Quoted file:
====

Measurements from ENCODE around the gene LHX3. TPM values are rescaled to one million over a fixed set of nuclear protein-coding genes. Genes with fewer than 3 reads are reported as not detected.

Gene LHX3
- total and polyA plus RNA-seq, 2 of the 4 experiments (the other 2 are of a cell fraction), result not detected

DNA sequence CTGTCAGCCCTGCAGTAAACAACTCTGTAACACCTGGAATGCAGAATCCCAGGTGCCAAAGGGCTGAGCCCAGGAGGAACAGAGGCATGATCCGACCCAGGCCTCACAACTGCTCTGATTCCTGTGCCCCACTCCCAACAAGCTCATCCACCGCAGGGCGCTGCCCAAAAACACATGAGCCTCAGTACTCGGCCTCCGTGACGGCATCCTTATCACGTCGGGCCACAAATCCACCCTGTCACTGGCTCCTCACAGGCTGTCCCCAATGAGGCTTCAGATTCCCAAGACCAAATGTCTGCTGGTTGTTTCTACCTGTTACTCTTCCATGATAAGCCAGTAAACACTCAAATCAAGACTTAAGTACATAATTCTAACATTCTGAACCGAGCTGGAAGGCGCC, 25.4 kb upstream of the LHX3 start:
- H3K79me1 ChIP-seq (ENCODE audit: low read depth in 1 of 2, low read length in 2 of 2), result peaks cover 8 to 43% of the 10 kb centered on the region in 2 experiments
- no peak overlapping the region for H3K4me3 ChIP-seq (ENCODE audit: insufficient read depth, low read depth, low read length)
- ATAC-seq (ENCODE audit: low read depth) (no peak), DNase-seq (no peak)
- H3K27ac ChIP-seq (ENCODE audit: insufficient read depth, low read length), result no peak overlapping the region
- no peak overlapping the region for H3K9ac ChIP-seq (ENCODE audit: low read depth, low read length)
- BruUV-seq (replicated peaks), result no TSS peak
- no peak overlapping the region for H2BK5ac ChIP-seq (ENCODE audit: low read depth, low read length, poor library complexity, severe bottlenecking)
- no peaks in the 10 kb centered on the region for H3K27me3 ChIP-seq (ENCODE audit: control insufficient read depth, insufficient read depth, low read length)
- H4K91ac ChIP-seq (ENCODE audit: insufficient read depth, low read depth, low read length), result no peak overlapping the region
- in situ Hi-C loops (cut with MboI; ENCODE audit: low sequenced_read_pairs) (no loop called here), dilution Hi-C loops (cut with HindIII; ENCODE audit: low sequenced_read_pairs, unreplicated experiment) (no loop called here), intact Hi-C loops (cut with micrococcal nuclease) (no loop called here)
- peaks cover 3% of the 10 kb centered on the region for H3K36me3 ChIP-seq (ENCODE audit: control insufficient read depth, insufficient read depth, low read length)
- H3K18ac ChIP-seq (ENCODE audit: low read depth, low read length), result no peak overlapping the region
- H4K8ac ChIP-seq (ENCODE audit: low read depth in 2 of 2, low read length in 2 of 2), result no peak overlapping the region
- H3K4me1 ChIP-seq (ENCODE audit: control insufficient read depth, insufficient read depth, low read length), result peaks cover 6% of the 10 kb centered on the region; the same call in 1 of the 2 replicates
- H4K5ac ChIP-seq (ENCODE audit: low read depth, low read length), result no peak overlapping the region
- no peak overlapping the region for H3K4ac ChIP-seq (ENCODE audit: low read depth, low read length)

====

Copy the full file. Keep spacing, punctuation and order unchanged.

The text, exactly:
Measurements from ENCODE around the gene LHX3. TPM values are rescaled to one million over a fixed set of nuclear protein-coding genes. Genes with fewer than 3 reads are reported as not detected.

Gene LHX3
- total and polyA plus RNA-seq, 2 of the 4 experiments (the other 2 are of a cell fraction), result not detected

DNA sequence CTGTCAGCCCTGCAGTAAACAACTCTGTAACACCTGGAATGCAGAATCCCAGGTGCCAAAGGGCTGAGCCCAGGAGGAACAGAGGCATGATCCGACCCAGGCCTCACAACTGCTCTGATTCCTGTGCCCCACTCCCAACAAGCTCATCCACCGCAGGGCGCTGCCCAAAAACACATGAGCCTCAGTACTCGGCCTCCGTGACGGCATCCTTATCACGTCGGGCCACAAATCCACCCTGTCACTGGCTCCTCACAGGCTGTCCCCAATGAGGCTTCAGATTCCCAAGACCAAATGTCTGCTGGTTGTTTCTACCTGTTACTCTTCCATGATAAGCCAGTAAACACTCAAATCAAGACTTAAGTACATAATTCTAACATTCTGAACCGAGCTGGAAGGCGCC, 25.4 kb upstream of the LHX3 start:
- H3K79me1 ChIP-seq (ENCODE audit: low read depth in 1 of 2, low read length in 2 of 2), result peaks cover 8 to 43% of the 10 kb centered on the region in 2 experiments
- no peak overlapping the region for H3K4me3 ChIP-seq (ENCODE audit: insufficient read depth, low read depth, low read length)
- ATAC-seq (ENCODE audit: low read depth) (no peak), DNase-seq (no peak)
- H3K27ac ChIP-seq (ENCODE audit: insufficient read depth, low read length), result no peak overlapping the region
- no peak overlapping the region for H3K9ac ChIP-seq (ENCODE audit: low read depth, low read length)
- BruUV-seq (replicated peaks), result no TSS peak
- no peak overlapping the region for H2BK5ac ChIP-seq (ENCODE audit: low read depth, low read length, poor library complexity, severe bottlenecking)
- no peaks in the 10 kb centered on the region for H3K27me3 ChIP-seq (ENCODE audit: control insufficient read depth, insufficient read depth, low read length)
- H4K91ac ChIP-seq (ENCODE audit: insufficient read depth, low read depth, low read length), result no peak overlapping the region
- in situ Hi-C loops (cut with MboI; ENCODE audit: low sequenced_read_pairs) (no loop called here), dilution Hi-C loops (cut with HindIII; ENCODE audit: low sequenced_read_pairs, unreplicated experiment) (no loop called here), intact Hi-C loops (cut with micrococcal nuclease) (no loop called here)
- peaks cover 3% of the 10 kb centered on the region for H3K36me3 ChIP-seq (ENCODE audit: control insufficient read depth, insufficient read depth, low read length)
- H3K18ac ChIP-seq (ENCODE audit: low read depth, low read length), result no peak overlapping the region
- H4K8ac ChIP-seq (ENCODE audit: low read depth in 2 of 2, low read length in 2 of 2), result no peak overlapping the region
- H3K4me1 ChIP-seq (ENCODE audit: control insufficient read depth, insufficient read depth, low read length), result peaks cover 6% of the 10 kb centered on the region; the same call in 1 of the 2 replicates
- H4K5ac ChIP-seq (ENCODE audit: low read depth, low read length), result no peak overlapping the region
- no peak overlapping the region for H3K4ac ChIP-seq (ENCODE audit: low read depth, low read length)